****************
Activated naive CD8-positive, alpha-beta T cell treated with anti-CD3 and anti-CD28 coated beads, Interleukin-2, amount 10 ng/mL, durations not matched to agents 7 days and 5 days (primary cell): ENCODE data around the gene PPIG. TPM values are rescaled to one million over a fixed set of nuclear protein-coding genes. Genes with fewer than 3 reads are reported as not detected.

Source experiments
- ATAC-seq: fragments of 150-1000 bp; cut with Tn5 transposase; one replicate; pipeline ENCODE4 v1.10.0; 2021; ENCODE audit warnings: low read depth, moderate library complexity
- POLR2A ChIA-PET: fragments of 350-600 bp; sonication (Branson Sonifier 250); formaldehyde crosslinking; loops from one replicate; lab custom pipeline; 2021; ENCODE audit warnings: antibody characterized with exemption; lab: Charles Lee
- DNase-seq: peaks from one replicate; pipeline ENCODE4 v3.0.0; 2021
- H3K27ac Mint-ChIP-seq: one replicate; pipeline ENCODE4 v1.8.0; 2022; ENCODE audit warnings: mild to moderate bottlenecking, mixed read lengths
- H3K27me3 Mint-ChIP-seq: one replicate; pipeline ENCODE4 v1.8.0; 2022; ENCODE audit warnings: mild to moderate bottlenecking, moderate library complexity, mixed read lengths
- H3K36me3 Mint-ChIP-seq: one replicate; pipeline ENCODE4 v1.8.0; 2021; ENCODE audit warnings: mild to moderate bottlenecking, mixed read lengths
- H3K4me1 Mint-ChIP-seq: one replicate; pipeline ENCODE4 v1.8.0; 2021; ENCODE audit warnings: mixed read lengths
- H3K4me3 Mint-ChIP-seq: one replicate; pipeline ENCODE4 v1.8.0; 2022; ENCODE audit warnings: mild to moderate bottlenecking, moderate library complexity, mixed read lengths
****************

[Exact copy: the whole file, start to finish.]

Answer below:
Activated naive CD8-positive, alpha-beta T cell treated with anti-CD3 and anti-CD28 coated beads, Interleukin-2, amount 10 ng/mL, durations not matched to agents 7 days and 5 days (primary cell): ENCODE data around the gene PPIG. TPM values are rescaled to one million over a fixed set of nuclear protein-coding genes. Genes with fewer than 3 reads are reported as not detected.

Source experiments
- ATAC-seq: fragments of 150-1000 bp; cut with Tn5 transposase; one replicate; pipeline ENCODE4 v1.10.0; 2021; ENCODE audit warnings: low read depth, moderate library complexity
- POLR2A ChIA-PET: fragments of 350-600 bp; sonication (Branson Sonifier 250); formaldehyde crosslinking; loops from one replicate; lab custom pipeline; 2021; ENCODE audit warnings: antibody characterized with exemption; lab: Charles Lee
- DNase-seq: peaks from one replicate; pipeline ENCODE4 v3.0.0; 2021
- H3K27ac Mint-ChIP-seq: one replicate; pipeline ENCODE4 v1.8.0; 2022; ENCODE audit warnings: mild to moderate bottlenecking, mixed read lengths
- H3K27me3 Mint-ChIP-seq: one replicate; pipeline ENCODE4 v1.8.0; 2022; ENCODE audit warnings: mild to moderate bottlenecking, moderate library complexity, mixed read lengths
- H3K36me3 Mint-ChIP-seq: one replicate; pipeline ENCODE4 v1.8.0; 2021; ENCODE audit warnings: mild to moderate bottlenecking, mixed read lengths
- H3K4me1 Mint-ChIP-seq: one replicate; pipeline ENCODE4 v1.8.0; 2021; ENCODE audit warnings: mixed read lengths
- H3K4me3 Mint-ChIP-seq: one replicate; pipeline ENCODE4 v1.8.0; 2022; ENCODE audit warnings: mild to moderate bottlenecking, moderate library complexity, mixed read lengths